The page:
The Avenue of the Giants
By Jordan Venema
In the Land of the GiantsApril 2015
By Jordan Venema
Photo: Jennifer Stephan
Nothing against the miniscule and dainty, which are beautiful in their own way, but the more immense, the more ancient things – these demand our attention. It’s magnetism. The greater the mass, the greater the gravitational pull. Creatures like Bigfoot and Loch Ness loom large in the imagination, and linger on the fringes of our vision; never caught, they live on as myths. We create stories where dinosaurs still roam the earth, because we desire to stand in the presence of giants.
What if such a place existed, a land of living giants? A hidden forest where time stood still, a grove where the noontime sun never touched the ground? Such a place does exist, and much closer than you might think.
The Avenue of the Giants isn’t fiction, but a 31-mile drive through Humboldt Redwoods State Park, home to the largest contiguous old-growth redwood forest in the world. State Route 254, a former stretch of Highway 101, meanders through some of the world’s oldest trees, so dense and tall their tops disappear from view. David Stockton, the former executive director for the Humboldt Redwoods Interpretive Association (which owns and operates the Visitor Center), says these redwoods are part of deep time. “Even some of the early people who saw it,” he says, “wouldn’t have been surprised if a dinosaur came of these trees.”
In 1931, these living giants attracted a different kind of giant: Business magnate John D. Rockefeller, Jr. The Save-The-Redwoods League asked Rockefeller to help purchase 10,000 acres from the Pacific Lumber Company to preserve these living relics. “The story goes,” Stockton retells, “that Rockefeller asked to think about it, then walked down a trail and came back and wrote a check for $1 million.” Now the “keystone” of this redwood preservation, the 10,000-acre Rockefeller forest is home to “an area with the most biomass ever measured on the planet,” says Stockton. “That’s living material below and above ground, on a two-and-a-half-acre spot that’s like seven times more than the thickest jungle in the Amazon.” Hard to believe, perhaps, “but when you’ve got a tree that weighs half a million pounds,” says Stockton, “that’s a good start.”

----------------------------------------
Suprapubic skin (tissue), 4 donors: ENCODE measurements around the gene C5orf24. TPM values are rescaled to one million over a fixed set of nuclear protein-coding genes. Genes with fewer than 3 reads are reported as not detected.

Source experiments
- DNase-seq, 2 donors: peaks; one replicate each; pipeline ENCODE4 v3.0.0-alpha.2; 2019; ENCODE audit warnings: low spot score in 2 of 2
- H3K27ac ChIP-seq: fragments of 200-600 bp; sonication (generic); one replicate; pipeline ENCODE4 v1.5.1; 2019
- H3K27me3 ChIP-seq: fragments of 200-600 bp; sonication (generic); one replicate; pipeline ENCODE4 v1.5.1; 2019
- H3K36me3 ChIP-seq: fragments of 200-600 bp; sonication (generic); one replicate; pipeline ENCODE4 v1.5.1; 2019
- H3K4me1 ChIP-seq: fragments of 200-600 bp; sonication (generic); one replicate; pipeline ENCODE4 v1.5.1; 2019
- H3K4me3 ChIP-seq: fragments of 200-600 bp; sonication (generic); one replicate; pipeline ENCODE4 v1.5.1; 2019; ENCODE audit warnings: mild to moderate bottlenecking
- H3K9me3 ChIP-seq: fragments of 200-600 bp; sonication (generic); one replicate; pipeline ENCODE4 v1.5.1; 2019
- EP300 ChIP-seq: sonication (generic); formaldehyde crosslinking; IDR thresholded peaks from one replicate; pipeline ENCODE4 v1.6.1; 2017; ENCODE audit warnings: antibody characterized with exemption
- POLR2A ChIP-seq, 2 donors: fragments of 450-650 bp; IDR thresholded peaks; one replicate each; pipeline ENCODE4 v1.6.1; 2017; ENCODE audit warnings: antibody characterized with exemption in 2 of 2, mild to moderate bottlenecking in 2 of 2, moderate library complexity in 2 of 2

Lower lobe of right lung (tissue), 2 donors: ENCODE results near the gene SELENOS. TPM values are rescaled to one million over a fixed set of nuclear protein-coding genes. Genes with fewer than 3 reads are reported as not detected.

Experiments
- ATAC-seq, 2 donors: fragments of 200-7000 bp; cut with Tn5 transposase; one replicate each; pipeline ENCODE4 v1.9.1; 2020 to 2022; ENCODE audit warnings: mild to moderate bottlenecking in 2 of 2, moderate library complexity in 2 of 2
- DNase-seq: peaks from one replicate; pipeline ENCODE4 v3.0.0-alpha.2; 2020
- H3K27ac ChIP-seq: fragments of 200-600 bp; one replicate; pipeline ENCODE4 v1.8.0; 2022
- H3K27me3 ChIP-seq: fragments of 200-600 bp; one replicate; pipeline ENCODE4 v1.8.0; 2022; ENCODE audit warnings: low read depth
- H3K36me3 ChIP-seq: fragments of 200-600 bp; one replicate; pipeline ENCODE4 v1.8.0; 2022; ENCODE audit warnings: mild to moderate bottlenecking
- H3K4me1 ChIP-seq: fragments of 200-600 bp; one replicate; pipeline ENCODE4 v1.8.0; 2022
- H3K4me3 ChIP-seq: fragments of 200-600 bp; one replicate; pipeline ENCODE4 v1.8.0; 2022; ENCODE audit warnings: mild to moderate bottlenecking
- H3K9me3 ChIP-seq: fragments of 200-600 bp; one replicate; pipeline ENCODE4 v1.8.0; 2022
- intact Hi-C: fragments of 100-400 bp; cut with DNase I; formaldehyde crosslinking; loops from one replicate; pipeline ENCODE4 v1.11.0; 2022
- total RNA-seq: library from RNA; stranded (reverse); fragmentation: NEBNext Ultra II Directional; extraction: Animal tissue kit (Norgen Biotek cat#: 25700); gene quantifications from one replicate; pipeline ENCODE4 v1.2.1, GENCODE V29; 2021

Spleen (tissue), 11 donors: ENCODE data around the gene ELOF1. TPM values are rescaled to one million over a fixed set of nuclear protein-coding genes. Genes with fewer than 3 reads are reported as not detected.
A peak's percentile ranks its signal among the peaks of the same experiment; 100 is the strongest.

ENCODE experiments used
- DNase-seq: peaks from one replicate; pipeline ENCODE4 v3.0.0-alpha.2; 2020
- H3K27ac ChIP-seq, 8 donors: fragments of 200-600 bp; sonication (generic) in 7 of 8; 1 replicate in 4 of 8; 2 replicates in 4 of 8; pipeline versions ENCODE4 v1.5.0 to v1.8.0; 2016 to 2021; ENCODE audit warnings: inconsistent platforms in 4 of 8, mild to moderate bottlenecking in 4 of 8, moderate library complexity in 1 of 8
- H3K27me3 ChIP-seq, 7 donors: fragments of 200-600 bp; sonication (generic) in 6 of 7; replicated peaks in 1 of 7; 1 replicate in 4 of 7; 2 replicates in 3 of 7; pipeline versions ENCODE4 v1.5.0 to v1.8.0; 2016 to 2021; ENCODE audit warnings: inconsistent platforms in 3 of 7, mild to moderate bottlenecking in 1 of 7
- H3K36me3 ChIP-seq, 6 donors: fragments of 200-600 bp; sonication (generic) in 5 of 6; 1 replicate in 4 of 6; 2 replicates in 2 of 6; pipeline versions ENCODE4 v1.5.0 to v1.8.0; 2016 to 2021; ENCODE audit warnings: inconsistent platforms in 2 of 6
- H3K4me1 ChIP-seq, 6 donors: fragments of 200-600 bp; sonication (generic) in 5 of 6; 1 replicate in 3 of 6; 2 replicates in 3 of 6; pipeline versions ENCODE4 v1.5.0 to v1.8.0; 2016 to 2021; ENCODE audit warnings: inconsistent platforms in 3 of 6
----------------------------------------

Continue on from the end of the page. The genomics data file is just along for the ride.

Thanks to the foresight of Rockefeller and the Save-The-Redwoods League, these redwoods were saved. But some of these formidable trees suggest that nothing – not an axe, not even nature – could fell these giants without their permission. At 950 years, the “Immortal Tree” isn’t the oldest redwood in the park, but it survived the great flood of ’64, a 1908 logging attempt, and a lightning strike that shortened its top by 45 feet. The tree still bears floodwater marks and notches from loggers’ axes, like hieroglyphs, the story of its victories, the signs of its namesake.
The Avenue of the Giants provides road access through 17,000 acres of old-growth redwoods that, despite their size, remain of one of nature’s best-kept secrets. “The Giant Tree was kept a secret for years and years, and a young boy that lived out there would take people to see it for a dollar,” Stockton says. “It wasn’t the largest tree, but it was really majestic, and a leaner to boot.” Stockton recalls the first time he saw the Giant Tree. “I was 8 years old … and I just had this feeling that there’s something way, way more here than what I’m looking at.” That feeling, says Stockton, has never left him.
With more than 100 miles of trails throughout the park, redwoods like the Immortal and Giant Tree are more accessible than ever, and the Avenue of the Giants is a drive unlike any other. Thomas Valterria, the park’s supervising ranger, says, “You won’t find another drive like it in the world. These trees only exist where I work and live. And the size that they cover here in the park, you’re not going to find that anywhere else. It just doesn’t even exist anymore.”
While the 30-story redwoods make the Avenue of the Giants a destination, the park also offers much more. This scenic highway connects small communities – Phillipsville, Miranda, Myers Flat, Burlington, and Weott – that offer motels and inns, cafes and restaurants, art galleries and even wine tasting. Three drive-through trees are interspersed along the highway, as well as access to camping and RV sites and the Visitor Center.
There are also miles of trails, and Lower Bull Creek Flat trail “is an absolute must,” Stockton says. “This will give you the feeling of being in the deep forest.” That’s the real allure, because when standing under those trees, “you kind of get this feeling of euphoria,” says Stockton, who used to give guided walks in the park. “I talked to so many people from all over the world, and they would say that they had always promised themselves they would see the redwoods before they died, and that they were always better than they had anticipated.”
Stockton’s advice: “Come to the Visitor Center, tell them you want to do Lower Bull Creek Flat and that you want to see the Giant Tree. And you see those two and you’ll really get the bug,” he says. “As a human being, as a member of the community of living things, you owe it to yourself to see the redwoods.”